Choose Peace There are estimated to be more than 1,500 gang members in the city of Providence. A survey of youth in the Institute’s summer jobs program revealed that nearly 50% of respondents had lost a family member to murder; 75% had lost a friend to violence; 90% had a friend who was stabbed or shot.
EdTechTeacher, communications & instruction
Packing for the Age of Digital Exploration: The 10 Essentials Beth Holland instructs and presents for EdTechTeacher, a provider of teacher professional development. To prepare for the age of digital exploration, she believes we need to acquire a different set of 10 Essentials: communication, collaboration, citizenship, inquiry, mobility, fluency, questioning, curation, connection, and creation. Beth has presented at the 2011 Global EducationConference, the EdTechTeacher Winter Conference, the Massachusetts AssistiveTechnology Expo, the MassCUE Technology Conference, Edscape, and theEdTechTeacher iPad Summit. Beth has also been an English teacher, director of academic technology at St. Michaelâ€™s Country Day, and worked as a researcher at the Innovation lab at the Naval War College. Beth holds an Ed.M. in technology, innovation, and education from the Harvard Graduate School of Education and a B.S. in communications from Northwestern University. Teachable moments Blogger for Edutopia, Edudemic, & EdTechTeacher Mentor for Big City Mountaineers First classroom was a 50-foot sailboat in the Caribbean Has led adventure learning programs for ActionQuest in the Caribbean and Polynesia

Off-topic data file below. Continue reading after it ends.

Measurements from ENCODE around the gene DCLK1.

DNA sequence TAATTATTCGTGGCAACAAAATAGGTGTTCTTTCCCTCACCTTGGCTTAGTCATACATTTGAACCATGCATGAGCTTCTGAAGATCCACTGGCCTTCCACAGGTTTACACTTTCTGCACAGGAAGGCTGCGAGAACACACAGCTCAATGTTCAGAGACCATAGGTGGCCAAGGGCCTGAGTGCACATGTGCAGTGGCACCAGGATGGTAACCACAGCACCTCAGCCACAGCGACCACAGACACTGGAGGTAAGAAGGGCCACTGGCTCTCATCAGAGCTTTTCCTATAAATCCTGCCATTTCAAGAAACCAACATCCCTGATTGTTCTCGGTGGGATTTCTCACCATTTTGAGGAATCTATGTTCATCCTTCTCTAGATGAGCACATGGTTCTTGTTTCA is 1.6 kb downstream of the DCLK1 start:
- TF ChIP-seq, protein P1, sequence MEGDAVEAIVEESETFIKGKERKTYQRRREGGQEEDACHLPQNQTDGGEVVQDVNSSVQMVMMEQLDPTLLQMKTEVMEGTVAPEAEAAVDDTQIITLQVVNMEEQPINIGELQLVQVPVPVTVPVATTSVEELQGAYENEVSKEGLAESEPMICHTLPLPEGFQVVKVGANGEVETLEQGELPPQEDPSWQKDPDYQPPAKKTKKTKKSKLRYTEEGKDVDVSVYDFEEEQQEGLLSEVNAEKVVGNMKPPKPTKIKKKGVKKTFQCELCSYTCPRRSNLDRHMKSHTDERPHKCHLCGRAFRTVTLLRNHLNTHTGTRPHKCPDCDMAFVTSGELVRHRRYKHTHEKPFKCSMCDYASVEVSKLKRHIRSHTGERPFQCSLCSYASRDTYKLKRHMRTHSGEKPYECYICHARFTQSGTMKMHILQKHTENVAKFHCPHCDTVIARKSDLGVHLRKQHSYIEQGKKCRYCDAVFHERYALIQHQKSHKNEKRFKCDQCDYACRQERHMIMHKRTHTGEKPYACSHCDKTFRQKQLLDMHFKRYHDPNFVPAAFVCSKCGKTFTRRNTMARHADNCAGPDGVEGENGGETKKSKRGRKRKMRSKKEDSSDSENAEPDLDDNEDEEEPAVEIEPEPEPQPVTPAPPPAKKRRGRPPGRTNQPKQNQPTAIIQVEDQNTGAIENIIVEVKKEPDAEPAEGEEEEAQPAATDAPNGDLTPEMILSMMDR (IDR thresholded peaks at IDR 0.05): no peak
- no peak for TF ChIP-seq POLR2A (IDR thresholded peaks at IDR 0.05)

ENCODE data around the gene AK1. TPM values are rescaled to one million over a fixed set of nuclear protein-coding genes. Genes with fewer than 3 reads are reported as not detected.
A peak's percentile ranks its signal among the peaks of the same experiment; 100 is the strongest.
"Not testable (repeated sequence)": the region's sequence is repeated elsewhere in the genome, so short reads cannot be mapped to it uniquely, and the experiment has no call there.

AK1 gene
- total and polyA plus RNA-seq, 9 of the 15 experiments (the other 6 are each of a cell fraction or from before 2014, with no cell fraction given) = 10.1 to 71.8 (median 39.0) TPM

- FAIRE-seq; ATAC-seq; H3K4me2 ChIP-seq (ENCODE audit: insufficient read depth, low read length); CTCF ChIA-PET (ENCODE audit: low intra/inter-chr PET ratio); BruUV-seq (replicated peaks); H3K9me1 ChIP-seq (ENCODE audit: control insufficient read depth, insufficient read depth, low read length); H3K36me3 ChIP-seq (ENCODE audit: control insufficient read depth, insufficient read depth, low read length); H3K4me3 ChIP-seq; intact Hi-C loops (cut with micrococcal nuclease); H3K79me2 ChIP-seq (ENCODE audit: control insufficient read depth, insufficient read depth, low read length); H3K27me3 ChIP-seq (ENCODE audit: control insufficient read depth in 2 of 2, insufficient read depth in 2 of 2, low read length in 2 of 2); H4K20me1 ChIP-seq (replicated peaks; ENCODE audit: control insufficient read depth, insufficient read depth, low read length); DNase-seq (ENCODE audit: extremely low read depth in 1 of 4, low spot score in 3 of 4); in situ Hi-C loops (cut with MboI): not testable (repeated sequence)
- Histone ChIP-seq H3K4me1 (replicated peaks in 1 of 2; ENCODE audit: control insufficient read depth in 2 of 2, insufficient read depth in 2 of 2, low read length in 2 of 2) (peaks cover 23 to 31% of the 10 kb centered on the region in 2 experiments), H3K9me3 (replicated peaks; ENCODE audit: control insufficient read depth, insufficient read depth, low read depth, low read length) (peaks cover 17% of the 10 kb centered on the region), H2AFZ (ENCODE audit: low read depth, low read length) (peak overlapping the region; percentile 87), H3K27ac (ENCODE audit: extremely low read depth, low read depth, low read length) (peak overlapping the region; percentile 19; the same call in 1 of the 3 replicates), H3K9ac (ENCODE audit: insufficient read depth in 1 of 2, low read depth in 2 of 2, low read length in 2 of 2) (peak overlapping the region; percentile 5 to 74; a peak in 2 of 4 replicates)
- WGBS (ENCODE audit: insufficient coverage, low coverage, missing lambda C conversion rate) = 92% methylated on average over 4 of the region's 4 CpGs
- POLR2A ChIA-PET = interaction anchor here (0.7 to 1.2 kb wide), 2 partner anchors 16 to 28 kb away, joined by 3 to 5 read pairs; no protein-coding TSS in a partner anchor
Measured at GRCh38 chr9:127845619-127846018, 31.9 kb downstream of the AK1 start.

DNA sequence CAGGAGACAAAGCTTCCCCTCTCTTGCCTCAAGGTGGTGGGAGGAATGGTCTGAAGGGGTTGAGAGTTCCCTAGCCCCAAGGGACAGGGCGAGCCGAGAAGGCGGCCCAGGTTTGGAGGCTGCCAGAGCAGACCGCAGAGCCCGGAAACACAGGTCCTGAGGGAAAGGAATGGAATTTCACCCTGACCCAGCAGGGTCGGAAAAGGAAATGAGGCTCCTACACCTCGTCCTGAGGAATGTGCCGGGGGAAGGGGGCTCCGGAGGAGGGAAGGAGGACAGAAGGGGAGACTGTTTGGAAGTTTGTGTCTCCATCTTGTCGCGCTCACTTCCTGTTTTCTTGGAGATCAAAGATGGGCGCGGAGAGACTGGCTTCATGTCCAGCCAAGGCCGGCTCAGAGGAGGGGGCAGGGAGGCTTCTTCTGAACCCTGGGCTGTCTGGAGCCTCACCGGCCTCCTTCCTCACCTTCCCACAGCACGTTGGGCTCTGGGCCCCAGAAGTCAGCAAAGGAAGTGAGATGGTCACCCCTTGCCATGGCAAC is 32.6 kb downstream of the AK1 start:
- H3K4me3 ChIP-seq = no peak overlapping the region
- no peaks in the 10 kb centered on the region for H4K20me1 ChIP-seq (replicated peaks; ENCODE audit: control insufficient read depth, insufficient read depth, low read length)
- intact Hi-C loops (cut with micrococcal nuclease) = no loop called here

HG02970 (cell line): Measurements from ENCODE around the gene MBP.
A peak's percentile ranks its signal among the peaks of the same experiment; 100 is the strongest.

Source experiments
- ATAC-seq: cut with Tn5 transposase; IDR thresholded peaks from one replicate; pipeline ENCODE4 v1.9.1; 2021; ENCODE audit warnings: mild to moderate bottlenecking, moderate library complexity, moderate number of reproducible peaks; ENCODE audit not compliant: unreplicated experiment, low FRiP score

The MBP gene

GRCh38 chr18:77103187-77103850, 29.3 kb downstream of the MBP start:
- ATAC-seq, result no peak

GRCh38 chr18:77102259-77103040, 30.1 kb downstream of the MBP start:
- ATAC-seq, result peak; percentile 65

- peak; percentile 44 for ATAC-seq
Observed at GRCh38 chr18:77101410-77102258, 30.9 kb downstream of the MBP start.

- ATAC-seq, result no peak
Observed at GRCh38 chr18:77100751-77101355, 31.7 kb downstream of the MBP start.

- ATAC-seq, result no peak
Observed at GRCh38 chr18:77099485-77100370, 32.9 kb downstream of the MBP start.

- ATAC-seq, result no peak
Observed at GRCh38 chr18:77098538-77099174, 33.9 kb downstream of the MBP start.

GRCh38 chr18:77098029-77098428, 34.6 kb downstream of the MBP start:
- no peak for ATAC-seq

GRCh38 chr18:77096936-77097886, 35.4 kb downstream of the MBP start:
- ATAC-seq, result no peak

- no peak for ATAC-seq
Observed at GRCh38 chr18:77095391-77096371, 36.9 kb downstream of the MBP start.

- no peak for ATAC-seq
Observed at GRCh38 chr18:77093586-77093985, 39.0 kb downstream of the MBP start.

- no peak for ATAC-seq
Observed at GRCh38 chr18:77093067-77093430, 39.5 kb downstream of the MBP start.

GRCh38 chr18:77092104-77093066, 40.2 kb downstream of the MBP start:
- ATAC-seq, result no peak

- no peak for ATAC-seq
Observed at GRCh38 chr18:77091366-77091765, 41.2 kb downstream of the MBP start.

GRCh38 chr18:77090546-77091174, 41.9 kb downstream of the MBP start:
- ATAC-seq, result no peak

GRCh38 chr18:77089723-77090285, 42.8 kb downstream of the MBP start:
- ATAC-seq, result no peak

architect & design principal, Cannon Design founder of The Third Teacher + AIA
Expedition to Wonder Trung Le is a pioneer of Cannon Design’s education practice and has an incessant energy and passion exploring the intersection between design and learning. Le is widely recognized as an advocate for incorporating multiple intelligences and learning styles in the design of learning environments. As the lead designer for Cannon Design’s education group, he creates spaces that encourage student inquiry and imagination and offer students a sense of what it means to be a part of a global community. Le’s work has yielded many awards from the American Institute of Architects during his 20-plus years at Cannon Design. His recent collaboration with Bruce Mau resulted in the publication The Third Teacher, a “cabinet of wonders” on how design can transform the ecology of learning. Le also leads The Third Teacher +, an education design consultancy within the ideasbased practice of Cannon Design that helps learning communities better serve 21stcentury learners. With an eye on the future of learning, the multidisciplinary team collaborates with these learning communities to formulate systemic strategies for pedagogical, curricular, and environmental change. To find out more about the Third Teacher, visit www.thethirdteacher.com.
TED Times Three Trung Le is a return speaker to the TEDx stage and has presented previously at TED in Indianapolis, Istanbul, and NYED.
Ava Anderson ’12
entrepreneur, cosmetic developer, health activist founder/CEO, Ava Anderson Non-Toxic